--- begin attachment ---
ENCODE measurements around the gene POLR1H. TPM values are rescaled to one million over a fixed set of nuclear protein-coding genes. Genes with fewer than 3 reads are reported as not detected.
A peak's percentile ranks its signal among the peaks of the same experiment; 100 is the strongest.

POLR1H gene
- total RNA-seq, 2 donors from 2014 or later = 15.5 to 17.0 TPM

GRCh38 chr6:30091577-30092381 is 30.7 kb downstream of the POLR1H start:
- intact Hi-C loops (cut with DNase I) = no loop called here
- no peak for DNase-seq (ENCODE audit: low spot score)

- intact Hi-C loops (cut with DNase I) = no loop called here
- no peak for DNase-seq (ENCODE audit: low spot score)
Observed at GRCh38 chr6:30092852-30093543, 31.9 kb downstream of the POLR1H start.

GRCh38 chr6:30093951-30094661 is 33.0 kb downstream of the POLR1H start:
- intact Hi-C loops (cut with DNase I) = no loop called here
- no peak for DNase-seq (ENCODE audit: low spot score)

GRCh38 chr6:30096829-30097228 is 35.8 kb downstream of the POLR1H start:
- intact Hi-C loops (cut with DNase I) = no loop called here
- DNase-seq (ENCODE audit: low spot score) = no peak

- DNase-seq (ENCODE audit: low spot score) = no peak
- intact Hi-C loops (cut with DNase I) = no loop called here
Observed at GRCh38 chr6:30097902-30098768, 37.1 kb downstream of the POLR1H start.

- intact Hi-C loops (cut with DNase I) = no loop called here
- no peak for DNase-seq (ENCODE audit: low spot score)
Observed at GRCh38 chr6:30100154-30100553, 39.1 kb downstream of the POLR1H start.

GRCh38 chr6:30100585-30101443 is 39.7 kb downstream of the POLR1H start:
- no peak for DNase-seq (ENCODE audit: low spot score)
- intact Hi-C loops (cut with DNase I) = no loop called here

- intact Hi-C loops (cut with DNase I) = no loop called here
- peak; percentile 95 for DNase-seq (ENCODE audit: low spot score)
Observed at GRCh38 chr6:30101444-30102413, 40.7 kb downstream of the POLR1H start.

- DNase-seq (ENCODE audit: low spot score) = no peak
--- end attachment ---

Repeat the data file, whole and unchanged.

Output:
ENCODE measurements around the gene POLR1H. TPM values are rescaled to one million over a fixed set of nuclear protein-coding genes. Genes with fewer than 3 reads are reported as not detected.
A peak's percentile ranks its signal among the peaks of the same experiment; 100 is the strongest.

POLR1H gene
- total RNA-seq, 2 donors from 2014 or later = 15.5 to 17.0 TPM

GRCh38 chr6:30091577-30092381 is 30.7 kb downstream of the POLR1H start:
- intact Hi-C loops (cut with DNase I) = no loop called here
- no peak for DNase-seq (ENCODE audit: low spot score)

- intact Hi-C loops (cut with DNase I) = no loop called here
- no peak for DNase-seq (ENCODE audit: low spot score)
Observed at GRCh38 chr6:30092852-30093543, 31.9 kb downstream of the POLR1H start.

GRCh38 chr6:30093951-30094661 is 33.0 kb downstream of the POLR1H start:
- intact Hi-C loops (cut with DNase I) = no loop called here
- no peak for DNase-seq (ENCODE audit: low spot score)

GRCh38 chr6:30096829-30097228 is 35.8 kb downstream of the POLR1H start:
- intact Hi-C loops (cut with DNase I) = no loop called here
- DNase-seq (ENCODE audit: low spot score) = no peak

- DNase-seq (ENCODE audit: low spot score) = no peak
- intact Hi-C loops (cut with DNase I) = no loop called here
Observed at GRCh38 chr6:30097902-30098768, 37.1 kb downstream of the POLR1H start.

- intact Hi-C loops (cut with DNase I) = no loop called here
- no peak for DNase-seq (ENCODE audit: low spot score)
Observed at GRCh38 chr6:30100154-30100553, 39.1 kb downstream of the POLR1H start.

GRCh38 chr6:30100585-30101443 is 39.7 kb downstream of the POLR1H start:
- no peak for DNase-seq (ENCODE audit: low spot score)
- intact Hi-C loops (cut with DNase I) = no loop called here

- intact Hi-C loops (cut with DNase I) = no loop called here
- peak; percentile 95 for DNase-seq (ENCODE audit: low spot score)
Observed at GRCh38 chr6:30101444-30102413, 40.7 kb downstream of the POLR1H start.

- DNase-seq (ENCODE audit: low spot score) = no peak